Sorel Cohen (1983)

© Sorel Cohen, An Extended and Continuous Metaphor #8 (1983)
Graham, Robert. (1983) Sorel Cohen. In Vanguard, 12(4), p. 41.

Sorel Cohen
Galerie Optica
February 15 to March 5
P.S. 1
New York
April 10 to June 5

The development of artists often re­sembles the motion of nautical tack­ing: establishing direction, reversing, adjusting, correcting, repeating paths and avoiding dangers. In such ways artists chart courses which come to represent their unique concerns, in­vestigations and discoveries within the regions they navigate.

Sorel Cohen’s new work, an ex­tended and continuous metaphor, is the fifth series she has exhibited since her photographic career began in 1977. In the life-size triptych and pen­taptych shown, Cohen has re­employed herself as model and actor in performing tableaux. Using double and triple exposures, she plays the several parts of portraitist, sitter and observer in wry sketches on the theme of artistic production.

She appears as a constant, dressed in white sweatshirt and blue jeans against a dark background, some­ times adorned with or resting upon a large remnant of bright red cloth. Within such an abstracted volume, the various elements of basic colours, characters and a few simple props are arranged. The results are complex and. visually stunning.

As sitter, she adopts the heroic poses of a figure in the work of, say, Ingres or Canova. The ‘artist’ pro­duces nimbic images connoting paint­erly expressiveness and second generation representation: heavy brushstrokes, cloudy and auratic. One portrait is particularly remindful of a Sargent. The effect of all this is to place everything within the frame in inverted commas, so that when a fig­ure is shown in a blur of motion, it appears as if Cohen were quoting even herself.

Abandoning the grid, she has organ­ized the photographs in formats borrowed from Flemish altarpieces; hierarchical rather than linear and sequential, this ordering of the parts composes a circuit of relations and readings.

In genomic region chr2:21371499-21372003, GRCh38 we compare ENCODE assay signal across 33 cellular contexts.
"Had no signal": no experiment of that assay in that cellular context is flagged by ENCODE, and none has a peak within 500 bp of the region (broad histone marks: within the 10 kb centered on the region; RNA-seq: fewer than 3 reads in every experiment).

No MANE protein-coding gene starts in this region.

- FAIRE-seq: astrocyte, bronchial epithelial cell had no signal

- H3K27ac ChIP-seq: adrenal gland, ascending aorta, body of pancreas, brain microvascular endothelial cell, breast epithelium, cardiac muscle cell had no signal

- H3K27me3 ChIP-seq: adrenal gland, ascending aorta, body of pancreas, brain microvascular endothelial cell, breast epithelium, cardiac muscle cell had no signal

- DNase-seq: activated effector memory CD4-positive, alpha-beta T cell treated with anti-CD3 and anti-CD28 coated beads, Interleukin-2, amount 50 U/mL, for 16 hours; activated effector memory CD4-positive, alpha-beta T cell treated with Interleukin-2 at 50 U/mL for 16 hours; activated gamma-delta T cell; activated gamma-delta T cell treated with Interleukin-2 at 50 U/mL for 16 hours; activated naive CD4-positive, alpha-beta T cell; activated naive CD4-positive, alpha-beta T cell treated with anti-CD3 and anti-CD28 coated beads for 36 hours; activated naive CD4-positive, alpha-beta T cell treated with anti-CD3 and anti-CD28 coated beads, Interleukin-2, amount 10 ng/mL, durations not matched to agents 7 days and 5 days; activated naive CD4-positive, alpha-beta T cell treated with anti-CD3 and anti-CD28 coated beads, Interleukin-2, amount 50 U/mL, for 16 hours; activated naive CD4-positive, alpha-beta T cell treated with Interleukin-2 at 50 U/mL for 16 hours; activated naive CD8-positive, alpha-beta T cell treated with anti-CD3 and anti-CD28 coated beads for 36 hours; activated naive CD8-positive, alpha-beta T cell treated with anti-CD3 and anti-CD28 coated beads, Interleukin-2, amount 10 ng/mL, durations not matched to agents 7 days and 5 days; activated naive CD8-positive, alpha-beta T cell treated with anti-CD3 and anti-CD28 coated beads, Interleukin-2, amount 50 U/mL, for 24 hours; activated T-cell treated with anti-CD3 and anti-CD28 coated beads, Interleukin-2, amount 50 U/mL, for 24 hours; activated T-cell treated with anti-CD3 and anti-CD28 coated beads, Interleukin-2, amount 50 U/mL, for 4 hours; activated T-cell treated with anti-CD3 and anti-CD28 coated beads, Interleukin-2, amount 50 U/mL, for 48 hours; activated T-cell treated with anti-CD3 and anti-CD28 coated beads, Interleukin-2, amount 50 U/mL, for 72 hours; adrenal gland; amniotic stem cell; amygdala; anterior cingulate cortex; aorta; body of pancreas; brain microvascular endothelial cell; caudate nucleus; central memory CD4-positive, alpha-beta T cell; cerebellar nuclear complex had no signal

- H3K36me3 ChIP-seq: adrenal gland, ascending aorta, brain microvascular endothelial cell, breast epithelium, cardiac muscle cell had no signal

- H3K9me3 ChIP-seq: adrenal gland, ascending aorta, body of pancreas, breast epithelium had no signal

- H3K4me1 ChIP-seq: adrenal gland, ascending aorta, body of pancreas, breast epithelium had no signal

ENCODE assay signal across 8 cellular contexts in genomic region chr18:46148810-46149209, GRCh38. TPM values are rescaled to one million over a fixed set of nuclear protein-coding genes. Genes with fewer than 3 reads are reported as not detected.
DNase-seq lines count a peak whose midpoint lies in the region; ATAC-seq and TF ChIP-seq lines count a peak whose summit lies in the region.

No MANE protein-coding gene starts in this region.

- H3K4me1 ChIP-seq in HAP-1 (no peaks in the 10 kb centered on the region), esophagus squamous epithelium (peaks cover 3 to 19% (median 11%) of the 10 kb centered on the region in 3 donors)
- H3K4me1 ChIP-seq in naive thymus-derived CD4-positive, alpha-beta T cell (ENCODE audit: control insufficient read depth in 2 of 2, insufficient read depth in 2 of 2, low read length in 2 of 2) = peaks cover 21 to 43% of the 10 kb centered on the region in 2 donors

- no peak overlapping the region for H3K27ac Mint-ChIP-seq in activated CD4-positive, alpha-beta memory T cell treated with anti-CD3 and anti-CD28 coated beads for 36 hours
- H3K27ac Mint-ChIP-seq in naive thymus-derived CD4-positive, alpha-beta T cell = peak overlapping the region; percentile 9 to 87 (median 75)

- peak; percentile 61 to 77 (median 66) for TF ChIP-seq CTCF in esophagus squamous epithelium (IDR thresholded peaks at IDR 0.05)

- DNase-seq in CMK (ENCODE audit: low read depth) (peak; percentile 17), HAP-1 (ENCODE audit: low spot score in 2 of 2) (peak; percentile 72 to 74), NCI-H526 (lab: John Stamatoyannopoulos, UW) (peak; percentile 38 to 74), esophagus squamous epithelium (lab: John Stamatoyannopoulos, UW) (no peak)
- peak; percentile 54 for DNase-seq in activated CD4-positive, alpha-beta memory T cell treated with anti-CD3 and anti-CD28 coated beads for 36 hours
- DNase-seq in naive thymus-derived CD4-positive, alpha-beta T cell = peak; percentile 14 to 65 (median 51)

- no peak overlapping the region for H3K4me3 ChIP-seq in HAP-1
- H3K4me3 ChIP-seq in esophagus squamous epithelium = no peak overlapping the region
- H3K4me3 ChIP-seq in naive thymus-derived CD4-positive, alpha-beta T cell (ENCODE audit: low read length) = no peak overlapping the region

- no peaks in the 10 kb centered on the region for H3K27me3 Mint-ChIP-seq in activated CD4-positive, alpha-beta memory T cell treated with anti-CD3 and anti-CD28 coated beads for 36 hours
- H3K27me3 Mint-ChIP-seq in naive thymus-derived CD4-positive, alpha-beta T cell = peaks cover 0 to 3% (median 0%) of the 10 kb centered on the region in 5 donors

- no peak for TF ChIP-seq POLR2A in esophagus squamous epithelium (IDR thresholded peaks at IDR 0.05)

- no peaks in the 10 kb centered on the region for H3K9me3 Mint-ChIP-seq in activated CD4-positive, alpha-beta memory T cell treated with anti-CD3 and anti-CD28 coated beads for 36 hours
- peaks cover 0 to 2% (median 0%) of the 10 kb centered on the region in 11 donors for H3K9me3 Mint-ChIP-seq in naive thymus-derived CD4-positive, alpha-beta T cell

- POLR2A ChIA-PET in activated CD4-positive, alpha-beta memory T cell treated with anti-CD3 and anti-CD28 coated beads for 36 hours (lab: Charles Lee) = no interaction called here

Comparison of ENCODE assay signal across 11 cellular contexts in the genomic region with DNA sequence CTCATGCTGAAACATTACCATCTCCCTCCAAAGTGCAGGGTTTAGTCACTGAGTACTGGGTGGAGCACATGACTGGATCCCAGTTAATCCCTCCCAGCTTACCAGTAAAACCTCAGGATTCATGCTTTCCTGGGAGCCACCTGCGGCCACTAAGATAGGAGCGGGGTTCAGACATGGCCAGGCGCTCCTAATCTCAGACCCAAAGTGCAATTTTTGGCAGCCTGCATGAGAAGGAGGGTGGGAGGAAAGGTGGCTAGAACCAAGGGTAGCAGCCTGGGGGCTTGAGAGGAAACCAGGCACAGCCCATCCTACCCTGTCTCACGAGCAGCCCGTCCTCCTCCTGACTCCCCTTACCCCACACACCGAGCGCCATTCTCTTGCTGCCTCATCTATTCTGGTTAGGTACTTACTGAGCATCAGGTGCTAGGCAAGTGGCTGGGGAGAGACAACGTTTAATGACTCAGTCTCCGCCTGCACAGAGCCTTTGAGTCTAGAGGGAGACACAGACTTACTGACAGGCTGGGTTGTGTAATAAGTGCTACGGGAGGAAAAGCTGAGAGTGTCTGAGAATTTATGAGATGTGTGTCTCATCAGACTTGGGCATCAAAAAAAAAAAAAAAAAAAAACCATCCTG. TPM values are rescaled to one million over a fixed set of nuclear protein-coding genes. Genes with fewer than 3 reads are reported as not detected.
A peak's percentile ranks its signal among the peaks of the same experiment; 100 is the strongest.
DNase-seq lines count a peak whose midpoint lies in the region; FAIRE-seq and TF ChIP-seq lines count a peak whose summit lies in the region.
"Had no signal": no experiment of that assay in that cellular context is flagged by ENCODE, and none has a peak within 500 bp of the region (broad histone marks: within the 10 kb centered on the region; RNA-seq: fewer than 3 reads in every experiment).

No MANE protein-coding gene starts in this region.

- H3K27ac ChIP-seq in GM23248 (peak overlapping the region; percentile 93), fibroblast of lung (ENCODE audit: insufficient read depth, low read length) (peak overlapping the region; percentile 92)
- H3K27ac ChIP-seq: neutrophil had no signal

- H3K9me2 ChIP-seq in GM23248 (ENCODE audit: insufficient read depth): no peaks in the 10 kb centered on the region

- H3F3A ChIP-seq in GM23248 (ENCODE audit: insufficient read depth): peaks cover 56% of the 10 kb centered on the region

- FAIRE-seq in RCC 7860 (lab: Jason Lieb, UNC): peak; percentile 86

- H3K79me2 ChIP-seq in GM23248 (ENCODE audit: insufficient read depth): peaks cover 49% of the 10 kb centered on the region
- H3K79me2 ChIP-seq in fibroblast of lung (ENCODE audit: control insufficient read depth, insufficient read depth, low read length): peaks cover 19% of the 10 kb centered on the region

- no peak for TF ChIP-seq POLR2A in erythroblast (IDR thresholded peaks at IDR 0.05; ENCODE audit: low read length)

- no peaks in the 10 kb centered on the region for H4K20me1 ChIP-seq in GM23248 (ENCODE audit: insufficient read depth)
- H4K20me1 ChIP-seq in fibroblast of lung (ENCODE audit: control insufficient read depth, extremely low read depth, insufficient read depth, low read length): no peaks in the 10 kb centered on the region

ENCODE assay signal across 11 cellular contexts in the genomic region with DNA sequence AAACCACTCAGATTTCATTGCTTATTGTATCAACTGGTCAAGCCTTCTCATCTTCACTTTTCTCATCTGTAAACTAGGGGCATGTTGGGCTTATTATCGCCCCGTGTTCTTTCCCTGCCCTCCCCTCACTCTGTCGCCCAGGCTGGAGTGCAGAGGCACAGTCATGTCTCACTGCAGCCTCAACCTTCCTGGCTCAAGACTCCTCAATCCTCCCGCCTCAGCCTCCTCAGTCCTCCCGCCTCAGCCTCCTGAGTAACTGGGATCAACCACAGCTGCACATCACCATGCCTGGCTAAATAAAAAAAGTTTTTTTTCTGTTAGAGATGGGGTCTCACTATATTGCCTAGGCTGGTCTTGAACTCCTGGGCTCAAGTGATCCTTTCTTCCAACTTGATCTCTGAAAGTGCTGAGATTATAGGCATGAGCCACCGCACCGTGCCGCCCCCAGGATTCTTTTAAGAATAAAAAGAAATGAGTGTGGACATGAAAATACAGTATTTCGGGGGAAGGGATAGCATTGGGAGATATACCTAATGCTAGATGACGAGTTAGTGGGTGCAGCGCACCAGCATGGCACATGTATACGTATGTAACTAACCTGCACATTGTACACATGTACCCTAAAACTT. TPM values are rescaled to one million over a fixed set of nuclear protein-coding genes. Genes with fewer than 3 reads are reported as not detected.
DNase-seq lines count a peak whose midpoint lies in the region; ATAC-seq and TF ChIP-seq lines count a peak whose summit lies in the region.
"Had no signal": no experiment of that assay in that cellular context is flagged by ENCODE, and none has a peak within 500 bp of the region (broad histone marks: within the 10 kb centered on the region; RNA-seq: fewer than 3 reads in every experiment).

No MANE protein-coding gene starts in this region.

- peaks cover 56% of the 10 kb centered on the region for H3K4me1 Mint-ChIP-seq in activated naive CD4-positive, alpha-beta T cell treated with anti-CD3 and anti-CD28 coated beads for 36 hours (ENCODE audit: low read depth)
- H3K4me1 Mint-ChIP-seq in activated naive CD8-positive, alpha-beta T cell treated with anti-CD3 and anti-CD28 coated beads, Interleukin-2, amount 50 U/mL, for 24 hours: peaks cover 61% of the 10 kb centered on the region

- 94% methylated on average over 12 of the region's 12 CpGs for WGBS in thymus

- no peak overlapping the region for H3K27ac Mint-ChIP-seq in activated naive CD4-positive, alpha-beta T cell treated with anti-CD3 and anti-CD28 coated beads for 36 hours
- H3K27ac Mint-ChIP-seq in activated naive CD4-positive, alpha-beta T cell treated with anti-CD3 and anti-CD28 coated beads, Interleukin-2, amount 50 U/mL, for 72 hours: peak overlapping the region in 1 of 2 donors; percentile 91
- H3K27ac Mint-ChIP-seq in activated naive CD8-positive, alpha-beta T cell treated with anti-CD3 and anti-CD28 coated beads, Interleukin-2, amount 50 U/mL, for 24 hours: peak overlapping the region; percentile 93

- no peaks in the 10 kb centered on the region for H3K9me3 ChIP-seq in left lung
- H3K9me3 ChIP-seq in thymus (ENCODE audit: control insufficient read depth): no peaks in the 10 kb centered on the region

This pageant (as Clement Green­ berg recently called the impossible and artificial congregation in a Fra-Angelico Crucifixion) of types shows the person of the artist alternatively pompous and serving; the sitter as both commanding and docile, while the posture of the viewer suggests an attitude of awe or sometimes delecta­tion.

I believe that Cohen’s strategy is twofold: first, she is correcting a fault she perceived and once commented upon in a work similar to metaphor by Sylvia Sleigh. Sleigh had produced a double portrait of herself as artist and the critic John Perrault as model in which she seemed to masculinize her­ self and feminize the sitter in a simple reversal of roles. By making the per­sons identical, and therefore indis­tinct, Cohen succeeds in restoring difference to its proper place at the level of symbolic relationships. She presents a purer demonstration of dominance and submission beyond particular bodies, while showing how difference manifests itself through bodies by means of gesture, stance, regard, distance, etc.

And secondly, Cohen reminds us that power is not an attribute but a relation and permutable. Artists or sitters or observers can each be dominant or submissive in their roles, depending upon their relationships in that role.

Formally and semantically, the work functions to keep the eye and mind in perpetual motion. The circu­lar relationship between the parts and the ambiguous relationships among the depicted figures confounds our attempt at resolution. As Anthony Wilden has noted, punctuation is power – specifically, it determines sequence and order, and who is to be cause and who effect. This reversing, mirroring and endless contradiction creates an oscillation which in life is pathology, but in art, often funny. The laughter this work provokes indicates its satirical aspect.

Cohen’s work also serves to sup­ port, however, tentatively, a possible sociology of sight – a study of the protocols we follow in our looking and showing and covering and neglecting. Such rules inhibit or encourage our opportunities for display and observa­tion.

Of course, the issues touched upon here and the forces at play are also recapitulated on the metalevel of our own experience with an extended and continuous metaphor – but such a topological analysis would propel us beyond the bounds of this occasion.

Robert Graham